While there has been progress in recent years in reducing the stock of NPLs in Ireland and across the euro area, significant challenges remain. In the absence of pro-active management, the remaining NPL stocks may adversely affect the medium-term supply of bank credit and pose financial stability risks through elevated uncertainty regarding the true health of the banking system. Importantly, these risks render banks especially vulnerable in the event of a future downturn in the economy, such that tackling the stock of NPLs during the current benign conditions would improve the resilience of the Irish and European banking system in relation to future adverse shocks. For these reasons, addressing the volume of NPLs has therefore been a priority for the Central Bank for the best part of a decade.
It is important to appreciate that banks can resolve NPLs through multiple channels, including workouts, restructures (including accounting write-offs), foreclosures and sales. Under the current ECB guidance, banks are required to define their own NPL reduction strategies and choose the most suitable solution for each relevant portfolio. It is up to banks to define realistic but ambitious timeframes and appropriate options for each portfolio. The Central Bank and the Single Supervisory Mechanism do not have a preference for any particular work-out modality for NPLs. This is decided upon and implemented by the executives and boards of banks.
The sale of loan portfolios is therefore just one option available to banks but can play a role in mitigating systemic risk, since a wider distribution of loan ownership facilitates loss sharing in the event of a future downturn in the economy. In cases where banks choose to sell their loans portfolios, our position is that the protections travel with the loans and that borrowers are protected in accordance with the consumer protection framework. The 2015 Credit Servicing Act ensures that relevant borrowers whose loans are sold are afforded the regulatory protections they had prior to the sale, including those protections provided by the Central Bank’s Consumer Protection Code, the Code of Conduct on Mortgage Arrears and the SME Regulations. Under the Credit Servicing Act, if an unregulated entity buys loans from an original lender, then the loans must be serviced by a ‘credit servicing firm’ that is authorised and regulated by the Central Bank.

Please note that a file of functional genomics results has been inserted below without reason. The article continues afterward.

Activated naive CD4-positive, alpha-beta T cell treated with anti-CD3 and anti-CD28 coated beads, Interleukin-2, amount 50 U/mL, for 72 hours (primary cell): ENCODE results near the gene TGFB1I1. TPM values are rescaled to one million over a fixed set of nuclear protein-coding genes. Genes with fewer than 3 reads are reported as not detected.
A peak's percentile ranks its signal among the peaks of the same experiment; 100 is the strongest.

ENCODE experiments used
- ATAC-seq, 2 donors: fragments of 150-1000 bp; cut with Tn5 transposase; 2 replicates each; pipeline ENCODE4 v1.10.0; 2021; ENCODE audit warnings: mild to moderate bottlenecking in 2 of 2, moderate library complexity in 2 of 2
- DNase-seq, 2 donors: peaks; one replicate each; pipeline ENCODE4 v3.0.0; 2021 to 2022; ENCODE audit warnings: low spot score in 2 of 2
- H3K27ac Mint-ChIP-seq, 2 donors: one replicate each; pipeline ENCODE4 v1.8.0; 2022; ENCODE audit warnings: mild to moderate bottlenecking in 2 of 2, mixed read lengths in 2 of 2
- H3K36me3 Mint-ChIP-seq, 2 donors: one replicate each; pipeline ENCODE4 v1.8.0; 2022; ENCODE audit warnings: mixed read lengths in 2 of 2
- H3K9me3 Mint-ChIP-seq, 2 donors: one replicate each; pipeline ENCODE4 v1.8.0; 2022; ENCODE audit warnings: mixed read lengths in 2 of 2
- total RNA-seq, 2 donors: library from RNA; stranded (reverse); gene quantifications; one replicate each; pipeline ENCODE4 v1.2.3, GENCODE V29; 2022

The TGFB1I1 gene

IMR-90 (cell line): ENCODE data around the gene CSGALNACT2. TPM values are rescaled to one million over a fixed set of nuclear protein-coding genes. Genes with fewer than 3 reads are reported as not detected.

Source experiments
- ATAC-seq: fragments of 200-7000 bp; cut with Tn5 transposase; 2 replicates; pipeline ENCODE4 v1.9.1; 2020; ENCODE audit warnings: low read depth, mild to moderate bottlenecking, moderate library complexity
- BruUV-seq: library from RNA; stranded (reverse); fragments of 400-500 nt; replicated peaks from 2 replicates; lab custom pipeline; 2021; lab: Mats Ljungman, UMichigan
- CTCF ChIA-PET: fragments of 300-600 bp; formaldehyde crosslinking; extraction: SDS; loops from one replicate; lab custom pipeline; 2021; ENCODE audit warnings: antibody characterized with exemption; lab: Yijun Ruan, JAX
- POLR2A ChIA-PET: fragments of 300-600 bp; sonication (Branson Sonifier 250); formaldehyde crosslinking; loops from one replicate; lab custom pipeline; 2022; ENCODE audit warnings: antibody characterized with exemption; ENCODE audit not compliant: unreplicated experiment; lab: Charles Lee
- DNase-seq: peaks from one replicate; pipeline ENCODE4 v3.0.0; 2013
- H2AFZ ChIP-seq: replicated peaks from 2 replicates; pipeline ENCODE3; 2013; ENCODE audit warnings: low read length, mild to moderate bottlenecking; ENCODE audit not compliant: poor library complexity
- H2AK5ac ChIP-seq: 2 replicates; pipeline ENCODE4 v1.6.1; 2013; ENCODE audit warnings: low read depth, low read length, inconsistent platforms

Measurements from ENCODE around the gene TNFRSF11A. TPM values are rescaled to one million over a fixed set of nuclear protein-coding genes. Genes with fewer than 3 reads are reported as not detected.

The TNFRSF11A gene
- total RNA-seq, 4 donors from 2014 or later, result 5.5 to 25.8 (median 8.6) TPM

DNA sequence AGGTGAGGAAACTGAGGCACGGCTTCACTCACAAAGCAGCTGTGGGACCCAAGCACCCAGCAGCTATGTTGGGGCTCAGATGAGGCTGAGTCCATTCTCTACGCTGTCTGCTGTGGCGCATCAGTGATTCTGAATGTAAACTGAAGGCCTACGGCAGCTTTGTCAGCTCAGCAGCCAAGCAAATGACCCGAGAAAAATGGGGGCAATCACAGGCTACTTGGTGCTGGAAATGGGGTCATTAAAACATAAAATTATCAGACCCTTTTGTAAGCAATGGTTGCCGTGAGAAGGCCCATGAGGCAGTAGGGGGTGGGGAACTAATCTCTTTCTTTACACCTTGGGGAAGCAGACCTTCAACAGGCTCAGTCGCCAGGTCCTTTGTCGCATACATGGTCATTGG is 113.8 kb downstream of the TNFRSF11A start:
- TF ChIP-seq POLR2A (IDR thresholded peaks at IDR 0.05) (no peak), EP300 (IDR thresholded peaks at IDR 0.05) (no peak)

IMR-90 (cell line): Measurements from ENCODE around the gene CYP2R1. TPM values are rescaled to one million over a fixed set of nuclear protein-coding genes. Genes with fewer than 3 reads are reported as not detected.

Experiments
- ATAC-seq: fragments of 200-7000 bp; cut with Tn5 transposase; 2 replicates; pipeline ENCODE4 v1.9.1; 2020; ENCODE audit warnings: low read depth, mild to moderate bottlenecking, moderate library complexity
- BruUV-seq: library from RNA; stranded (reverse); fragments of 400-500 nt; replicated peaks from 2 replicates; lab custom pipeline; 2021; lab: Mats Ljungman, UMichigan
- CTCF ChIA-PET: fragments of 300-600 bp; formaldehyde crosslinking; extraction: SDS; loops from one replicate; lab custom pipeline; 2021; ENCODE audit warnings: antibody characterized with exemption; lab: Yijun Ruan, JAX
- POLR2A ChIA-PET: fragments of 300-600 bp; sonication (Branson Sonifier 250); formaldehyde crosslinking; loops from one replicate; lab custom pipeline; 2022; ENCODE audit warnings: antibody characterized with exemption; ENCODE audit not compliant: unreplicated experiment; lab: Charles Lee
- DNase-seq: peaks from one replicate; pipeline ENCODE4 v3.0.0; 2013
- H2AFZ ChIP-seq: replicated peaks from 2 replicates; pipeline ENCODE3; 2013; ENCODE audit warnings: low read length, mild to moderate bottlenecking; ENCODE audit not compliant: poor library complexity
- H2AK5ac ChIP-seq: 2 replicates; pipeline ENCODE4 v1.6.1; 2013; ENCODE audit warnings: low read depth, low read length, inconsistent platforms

Looking at the evolution of mortgage arrears in Ireland, it is clear that the system has been much more effective in achieving sustainable solutions in relation to early-stage arrears cases than in addressing long-term arrears. Whilst sustainable solutions can be put in place quickly for engaged borrowers that are in early arrears, the resolution of long-term arrears (the large so-called 720 days-past-due mortgage NPL group) has been a particular challenge. As at Q3 2017, 16 percent of mortgages on owner-occupied homes were in restructured arrangements. There is a stock of 120,000 restructures as of Q3 2017, and 87 percent were meeting the terms of the restructured agreements. However, notwithstanding the large volume of restructuring activity, 10 per cent of the value of all private dwelling home (PDH) loans as at Q3 2017 were in arrears, with 7 per cent of the total value of PDH cases (or 31,624 cases) in arrears more than 720 days.
The ability to acquire the underlying collateral is the cornerstone of a secured lending market. Some level of repossessions should be considered normal in a functioning system. Looking at these patterns in a comparative context across the euro area, the high volume of cases and the extended timelines associated with repossession proceedings for residential property indicate an important challenge for private debt resolution. Since Q3 2009, 8,195 PDH properties resulted in loss of ownership with 2,721 resulting in repossession from a court order and 5,474 properties surrendered voluntarily.
Therefore, it is clear that NPLs have been reduced through restructuring and re-engagement between lender and borrower, with both banks and non-banks pursuing restructuring where possible. Importantly, the management of arrears has been within a policy and regulatory framework that provides robust protections for households. Given NPLs cause such considerable distress to borrowers and negatively affect their ability to contribute to the economy, recent reforms of the insolvency framework are important to give borrowers a second chance.
Let me now turn to another dimension of the mortgage market: the necessity of careful and correct conduct by lenders in managing each customer account. A mortgage is by far the most important financial obligation for households and customers should be able to rely on each lender to act in the best interests of consumers in the handling of mortgage accounts.
The tracker mortgage scandal has had a negative impact on public trust and confidence in our lending institutions, which were already fragile in the aftermath of the economic crisis. It is clear from the Central Bank’s Tracker Mortgage Examination that customer interests were not sufficiently protected or prioritised by our lending institutions.